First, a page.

Is there still a scientific literature?

Many years ago, Prof. Pierluigi Sapelli, having to organise a meeting on evidence-based dentistry, “forced” me to give a talk on the subject. This led me to study in a frenzied way in order to better understand what goes behind a scientific publication and to familiarise myself with words that at the time were almost unknown to those who were not “super experts”. Thereafter, I better understood the difference between personal opinions, published here and there, and serious research, multicentre studies, reviews, and meta-analyses.

Those were the days of in-depth research, the days when the same implant remained on the market for years without significant changes and the follow-up lasted for several years.

Then, as now, I used to try to explain to those who attended my conferences how to read the documentation that accompanied new products put on the market. I am now forced to notice that the situation is taking a worrying, and perhaps dramatic, turn. This is certainly true for all sectors and in all countries, but our profession, dentistry, a profession where most are freelancers, is paying the price in an amplified manner for this increasingly emerging phenomenon.

Understanding the dramatic vicious circle is quite simple: research about a product or procedure, well-conducted and with intellectual honesty on the part of researchers, requires a great deal of time and energy and, ultimately, a financial investment. When there is a potential risk of the results being unfavourable to what has been studied, who then wants to spend money on verifying the scientific validity of a protocol or a material that will perhaps be modified owing to market requirements within a short time? Moreover, it is very often enough to comply with CE regulations, which certify that a product has met EU health, safety and environmental requirements, in order to market a new product. This says nothing about its efficacy or real intended use, and, therefore, supposedly therapeutic products can be proposed to us without any kind of scientific support or research behind them. There can sometimes be laughable documentation which refers to general concepts and not to the product in question.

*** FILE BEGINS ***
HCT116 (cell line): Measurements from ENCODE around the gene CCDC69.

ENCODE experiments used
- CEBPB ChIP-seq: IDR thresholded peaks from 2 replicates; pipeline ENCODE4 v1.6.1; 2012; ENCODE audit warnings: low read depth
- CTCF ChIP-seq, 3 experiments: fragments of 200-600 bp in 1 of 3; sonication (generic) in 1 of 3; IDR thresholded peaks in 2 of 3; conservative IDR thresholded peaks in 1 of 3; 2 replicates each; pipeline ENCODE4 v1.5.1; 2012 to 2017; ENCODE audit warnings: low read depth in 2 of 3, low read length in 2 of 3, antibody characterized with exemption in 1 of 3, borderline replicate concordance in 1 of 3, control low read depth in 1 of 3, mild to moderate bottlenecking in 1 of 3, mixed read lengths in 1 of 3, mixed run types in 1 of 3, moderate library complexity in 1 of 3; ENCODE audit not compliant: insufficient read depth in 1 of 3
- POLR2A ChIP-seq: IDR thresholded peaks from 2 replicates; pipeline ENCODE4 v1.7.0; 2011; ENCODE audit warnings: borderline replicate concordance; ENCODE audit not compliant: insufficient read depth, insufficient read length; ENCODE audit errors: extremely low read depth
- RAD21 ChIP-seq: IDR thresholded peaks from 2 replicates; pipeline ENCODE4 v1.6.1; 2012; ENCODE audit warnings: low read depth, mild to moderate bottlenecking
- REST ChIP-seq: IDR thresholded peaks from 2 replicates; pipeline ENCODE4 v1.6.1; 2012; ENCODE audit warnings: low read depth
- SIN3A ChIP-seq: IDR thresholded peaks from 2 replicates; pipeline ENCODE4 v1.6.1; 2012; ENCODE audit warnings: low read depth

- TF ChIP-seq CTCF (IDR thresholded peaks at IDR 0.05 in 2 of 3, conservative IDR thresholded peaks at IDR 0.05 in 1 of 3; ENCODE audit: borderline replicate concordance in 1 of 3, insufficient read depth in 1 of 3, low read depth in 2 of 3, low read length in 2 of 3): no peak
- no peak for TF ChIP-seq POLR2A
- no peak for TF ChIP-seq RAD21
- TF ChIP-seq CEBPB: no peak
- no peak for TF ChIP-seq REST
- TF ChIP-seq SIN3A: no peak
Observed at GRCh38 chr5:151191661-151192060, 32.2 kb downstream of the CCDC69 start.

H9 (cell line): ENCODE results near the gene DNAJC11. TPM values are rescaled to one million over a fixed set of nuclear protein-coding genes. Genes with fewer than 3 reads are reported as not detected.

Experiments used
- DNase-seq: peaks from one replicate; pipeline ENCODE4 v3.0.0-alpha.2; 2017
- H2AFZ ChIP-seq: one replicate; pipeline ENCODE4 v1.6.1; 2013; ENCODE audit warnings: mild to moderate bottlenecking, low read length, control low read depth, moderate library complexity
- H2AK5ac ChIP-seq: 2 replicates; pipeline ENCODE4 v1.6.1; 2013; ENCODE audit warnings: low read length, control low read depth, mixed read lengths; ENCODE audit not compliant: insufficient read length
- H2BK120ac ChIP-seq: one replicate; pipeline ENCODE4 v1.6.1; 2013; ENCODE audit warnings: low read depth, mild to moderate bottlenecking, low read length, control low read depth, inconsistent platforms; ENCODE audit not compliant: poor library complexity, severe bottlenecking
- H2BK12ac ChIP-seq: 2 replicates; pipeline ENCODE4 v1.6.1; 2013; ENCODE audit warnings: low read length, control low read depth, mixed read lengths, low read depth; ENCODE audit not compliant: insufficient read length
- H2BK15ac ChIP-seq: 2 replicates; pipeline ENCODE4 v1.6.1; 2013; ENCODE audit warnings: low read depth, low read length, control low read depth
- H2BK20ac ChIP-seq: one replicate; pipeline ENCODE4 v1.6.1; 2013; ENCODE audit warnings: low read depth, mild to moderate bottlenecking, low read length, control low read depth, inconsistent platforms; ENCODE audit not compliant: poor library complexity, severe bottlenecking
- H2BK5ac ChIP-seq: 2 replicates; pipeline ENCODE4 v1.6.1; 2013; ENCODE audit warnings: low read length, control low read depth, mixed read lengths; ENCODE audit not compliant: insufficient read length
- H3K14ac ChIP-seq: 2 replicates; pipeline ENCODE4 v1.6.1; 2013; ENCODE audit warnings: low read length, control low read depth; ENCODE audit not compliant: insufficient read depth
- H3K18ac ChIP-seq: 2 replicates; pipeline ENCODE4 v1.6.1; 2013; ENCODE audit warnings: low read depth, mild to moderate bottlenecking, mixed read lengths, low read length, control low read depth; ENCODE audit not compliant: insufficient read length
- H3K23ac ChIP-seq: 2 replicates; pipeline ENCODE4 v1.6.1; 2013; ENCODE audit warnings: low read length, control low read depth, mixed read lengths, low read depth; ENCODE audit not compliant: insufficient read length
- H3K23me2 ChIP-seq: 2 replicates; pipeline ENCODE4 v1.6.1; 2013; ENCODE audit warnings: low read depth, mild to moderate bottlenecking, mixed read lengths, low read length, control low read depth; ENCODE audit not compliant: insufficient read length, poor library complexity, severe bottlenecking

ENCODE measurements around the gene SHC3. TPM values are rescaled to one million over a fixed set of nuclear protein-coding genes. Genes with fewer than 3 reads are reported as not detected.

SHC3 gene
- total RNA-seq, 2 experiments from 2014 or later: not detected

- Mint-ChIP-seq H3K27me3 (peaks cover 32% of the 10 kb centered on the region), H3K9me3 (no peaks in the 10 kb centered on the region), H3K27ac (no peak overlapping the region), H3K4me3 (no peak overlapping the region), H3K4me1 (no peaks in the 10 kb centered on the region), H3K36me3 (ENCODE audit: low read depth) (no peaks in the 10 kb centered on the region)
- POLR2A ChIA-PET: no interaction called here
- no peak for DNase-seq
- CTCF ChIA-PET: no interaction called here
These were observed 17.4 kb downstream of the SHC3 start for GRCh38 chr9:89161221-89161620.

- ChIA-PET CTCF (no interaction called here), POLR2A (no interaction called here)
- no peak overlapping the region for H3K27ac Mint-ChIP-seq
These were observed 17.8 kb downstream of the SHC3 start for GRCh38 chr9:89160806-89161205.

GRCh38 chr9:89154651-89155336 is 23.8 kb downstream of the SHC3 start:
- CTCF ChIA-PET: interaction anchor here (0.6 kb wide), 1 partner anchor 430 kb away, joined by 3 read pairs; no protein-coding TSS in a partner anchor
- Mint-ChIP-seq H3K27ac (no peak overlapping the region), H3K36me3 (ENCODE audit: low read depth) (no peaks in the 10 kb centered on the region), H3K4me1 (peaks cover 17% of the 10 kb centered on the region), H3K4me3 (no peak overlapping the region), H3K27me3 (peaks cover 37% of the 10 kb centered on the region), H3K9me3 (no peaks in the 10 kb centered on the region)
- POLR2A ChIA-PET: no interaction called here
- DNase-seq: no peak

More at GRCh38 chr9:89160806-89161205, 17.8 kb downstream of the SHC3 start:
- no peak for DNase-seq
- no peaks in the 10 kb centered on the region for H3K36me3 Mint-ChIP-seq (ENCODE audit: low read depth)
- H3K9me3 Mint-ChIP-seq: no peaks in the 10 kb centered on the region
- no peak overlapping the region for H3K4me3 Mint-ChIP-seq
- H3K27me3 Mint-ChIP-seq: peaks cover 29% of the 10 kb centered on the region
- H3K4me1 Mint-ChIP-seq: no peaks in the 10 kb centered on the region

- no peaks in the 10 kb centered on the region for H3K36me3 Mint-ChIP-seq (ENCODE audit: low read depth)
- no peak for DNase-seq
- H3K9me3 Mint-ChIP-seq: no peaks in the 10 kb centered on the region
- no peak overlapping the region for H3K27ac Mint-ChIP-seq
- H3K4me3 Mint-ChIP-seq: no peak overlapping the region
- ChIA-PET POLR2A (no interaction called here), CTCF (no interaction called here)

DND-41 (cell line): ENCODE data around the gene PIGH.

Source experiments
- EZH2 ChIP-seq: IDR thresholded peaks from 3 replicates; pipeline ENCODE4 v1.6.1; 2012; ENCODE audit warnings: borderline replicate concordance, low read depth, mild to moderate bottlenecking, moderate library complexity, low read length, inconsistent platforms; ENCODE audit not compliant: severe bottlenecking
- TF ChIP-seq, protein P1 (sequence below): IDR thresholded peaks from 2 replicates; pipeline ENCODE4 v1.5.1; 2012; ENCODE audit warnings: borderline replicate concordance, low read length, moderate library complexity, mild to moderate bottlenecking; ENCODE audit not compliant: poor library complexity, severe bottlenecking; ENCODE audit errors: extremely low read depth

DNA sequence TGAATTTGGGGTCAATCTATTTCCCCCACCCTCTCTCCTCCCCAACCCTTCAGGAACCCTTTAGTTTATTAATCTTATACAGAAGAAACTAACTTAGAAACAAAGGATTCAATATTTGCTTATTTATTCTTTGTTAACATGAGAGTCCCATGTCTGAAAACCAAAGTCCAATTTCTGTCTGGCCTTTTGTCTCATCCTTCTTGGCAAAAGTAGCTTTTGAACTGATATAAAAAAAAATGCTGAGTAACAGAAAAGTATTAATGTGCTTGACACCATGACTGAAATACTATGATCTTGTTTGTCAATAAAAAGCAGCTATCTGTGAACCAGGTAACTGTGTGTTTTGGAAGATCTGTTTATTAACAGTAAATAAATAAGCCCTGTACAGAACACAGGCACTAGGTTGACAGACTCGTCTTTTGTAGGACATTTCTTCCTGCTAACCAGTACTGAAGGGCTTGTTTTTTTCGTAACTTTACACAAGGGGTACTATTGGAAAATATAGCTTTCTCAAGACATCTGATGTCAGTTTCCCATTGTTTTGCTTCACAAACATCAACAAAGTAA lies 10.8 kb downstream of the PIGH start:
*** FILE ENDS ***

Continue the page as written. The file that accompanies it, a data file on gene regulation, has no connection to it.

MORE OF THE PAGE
Unfortunately, all this sometimes occurs with the guilty silence of a plethora of scientific societies that all too often talk about the highest systems instead of making themselves, as would be good and desirable, guarantors of the scientific nature of products and protocols. Mala tempora currunt [These are bad times], and it only remains for us to hope that an individual capacity for criticism will be able to guide young colleagues towards conscious choices to prevent experimentation on unsuspecting patients who honour us with their trust—a trust which should never be betrayed.


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